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Mercury

Mercury the nearest planet to the Sun is visible as both an evening and morning object during January. The small elusive planet can be seen for the first few days of the month low down above the southwestern horizon after sunset (mag. -0.3). During this time it's slightly easier to spot Mercury from tropical and southern locations. However it doesn't take long before the fading planet draws into the Sun and is lost to the bright twilight glare.

On January 14th, Mercury passes through inferior conjunction. Subsequently it re-appears in the morning sky and may be seen towards month's end low down above the ESE horizon, 45 minutes before sunrise (mag. +0.0). Much brighter Venus (mag. -3.9) is positioned 7 degrees west of Mercury.

Venus

Venus is now fading in brightness but continues to be visible as a brilliant morning object before sunrise towards the southeast (Northern Hemisphere) / east-southeast (Southern Hemisphere). The planet starts the month at magnitude -4.1, ending it at magnitude -3.9. Although now limbering towards the lower end of its brightness range it remains unmistakable, a dazzling beacon of light hovering above the horizon.

At the start of January, Venus rises up to 3 hours before the Sun although from northern temperate latitudes the visibility period shortens considerably as the month progresses. By the end of January it reduces to just over an hour. From Southern Hemisphere and equatorial regions it still rises up to 2.5 hours before the Sun at months end.

On January 6th, Venus passes 6 degrees north of red supergiant Antares (α Sco - mag. +1.0). The following day the thin 10% illuminated waning crescent Moon forms a nice pairing with Venus. Finally on January 9th, Venus makes a close pass north of Saturn (mag. +0.6). The minimum separation of 5 arc minutes is equivalent to only 1/6 the apparent diameter of the Moon. Venus acts as a useful guide in locating the much more distant and fainter Saturn.

The phase of Venus increases from 77 to 85% as the month progresses.

Venus, Saturn and the Moon - 1 hour before sunrise on January 7th as seen from mid Northern latitudes (credit:- Stellarium)

Venus and Saturn during January 2016 (credit:- freestarcharts)

Venus and Saturn during January 2016 (credit:- freestarcharts)

Earth

Earth reaches perihelion or closest point to the Sun on January 2nd at a distance of 147.1 million kilometres (91.4 million miles).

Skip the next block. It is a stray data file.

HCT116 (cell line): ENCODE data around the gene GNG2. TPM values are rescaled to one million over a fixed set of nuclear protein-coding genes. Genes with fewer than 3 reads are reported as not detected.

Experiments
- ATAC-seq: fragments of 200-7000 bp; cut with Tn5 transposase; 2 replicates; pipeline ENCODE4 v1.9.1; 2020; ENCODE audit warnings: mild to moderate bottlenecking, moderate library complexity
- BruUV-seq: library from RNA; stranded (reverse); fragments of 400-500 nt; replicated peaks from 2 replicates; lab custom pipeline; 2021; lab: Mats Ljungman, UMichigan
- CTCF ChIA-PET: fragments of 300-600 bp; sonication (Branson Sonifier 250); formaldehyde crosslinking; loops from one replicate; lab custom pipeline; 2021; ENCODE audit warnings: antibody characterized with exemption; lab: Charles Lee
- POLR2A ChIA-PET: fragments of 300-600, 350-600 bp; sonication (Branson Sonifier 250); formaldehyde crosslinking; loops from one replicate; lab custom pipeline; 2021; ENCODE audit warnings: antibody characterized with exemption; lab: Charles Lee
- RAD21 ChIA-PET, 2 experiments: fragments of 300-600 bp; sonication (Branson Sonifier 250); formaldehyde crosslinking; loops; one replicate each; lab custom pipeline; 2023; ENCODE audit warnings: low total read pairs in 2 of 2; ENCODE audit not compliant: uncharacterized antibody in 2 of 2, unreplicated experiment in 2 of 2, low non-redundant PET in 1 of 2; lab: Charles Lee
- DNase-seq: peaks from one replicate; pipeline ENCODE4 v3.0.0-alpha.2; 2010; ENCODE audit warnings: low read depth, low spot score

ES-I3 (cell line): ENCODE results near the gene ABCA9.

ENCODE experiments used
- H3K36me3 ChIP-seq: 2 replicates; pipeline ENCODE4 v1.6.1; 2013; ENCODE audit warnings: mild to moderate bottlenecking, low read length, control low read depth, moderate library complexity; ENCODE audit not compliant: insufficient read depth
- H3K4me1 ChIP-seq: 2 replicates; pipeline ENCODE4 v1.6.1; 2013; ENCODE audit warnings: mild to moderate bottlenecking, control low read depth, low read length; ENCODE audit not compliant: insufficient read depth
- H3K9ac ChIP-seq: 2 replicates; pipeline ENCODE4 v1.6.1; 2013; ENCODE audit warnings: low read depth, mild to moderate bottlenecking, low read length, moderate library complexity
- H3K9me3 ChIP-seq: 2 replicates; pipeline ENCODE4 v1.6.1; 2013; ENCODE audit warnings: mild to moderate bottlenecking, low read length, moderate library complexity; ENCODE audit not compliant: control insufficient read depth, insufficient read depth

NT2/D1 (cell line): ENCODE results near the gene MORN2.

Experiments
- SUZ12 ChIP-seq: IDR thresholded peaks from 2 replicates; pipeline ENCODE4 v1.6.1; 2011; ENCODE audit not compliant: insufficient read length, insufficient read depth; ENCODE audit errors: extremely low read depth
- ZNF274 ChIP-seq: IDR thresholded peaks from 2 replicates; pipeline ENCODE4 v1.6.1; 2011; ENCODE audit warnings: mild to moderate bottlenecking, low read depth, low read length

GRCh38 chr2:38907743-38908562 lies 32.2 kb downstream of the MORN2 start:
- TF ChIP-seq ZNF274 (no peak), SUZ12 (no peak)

Mars

Mars begins the New Year in Virgo as a mag. +1.2 morning object rising between 2am and 3am local time from northern temperate latitudes but rather earlier from locations further south. As the month progresses the planet brightens to mag. +0.8 with its apparent size increasing from 5.6 to 6.8 arc seconds.

This year promises to be a great year for "Red planet" watchers with the highlight occurring on May 22nd when opposition is reached. On this day Mars will shine at magnitude -2.1 and therefore easily brighter than all of the night time stars. Its apparent size will be a healthy 18 arc seconds. In addition there is no hiding of Mars this year, for the whole of 2016 it will be at some time of the night always visible.

The waning crescent Moon passes 1.5 degrees south of Mars on January 3rd.

Mars during January 2016 (credit:- freestarcharts)

Mars during January 2016 - pdf format (credit:- freestarcharts)

Jupiter

Jupiter is located in Leo and continues to increase in brightness and apparent size as it heads towards opposition in March. The Solar System's largest and dominant planet is a brilliant morning object that rises before midnight at the start of January, improving by a couple of hours by months end.

Binoculars will reveal the off white or creamy coloured disk of Jupiter but without detail. Also visible are the four large Galilean moons (Io, Europa, Ganymede and Callisto). They continuously change position as they orbit the planet. Sometimes all four are visible at once but on occasions some satellites will be hidden from view as they pass in front of or behind the giant planet's disk.

Jupiter and Ganymede as seen by Hubble Space Telescope on April 9, 2007 (credit:- NASA/ESA)

This month Jupiter brightens from magnitude -2.2 to -2.4 and it's apparent size increases from 39 to 42 arc seconds. On January 8th, it reaches its first stationary point which signals the start of the 2016 opposition period. Afterwards the planet commences retrograde motion.

The waning gibbous Moon passes 1.4 degrees south of Jupiter on January 28th.

Jupiter as seen during the early hours of the morning from Northern temperate latitudes on January 28th, 2016 (credit:- Stellarium)

Jupiter during January 2016 (credit:- freestarcharts)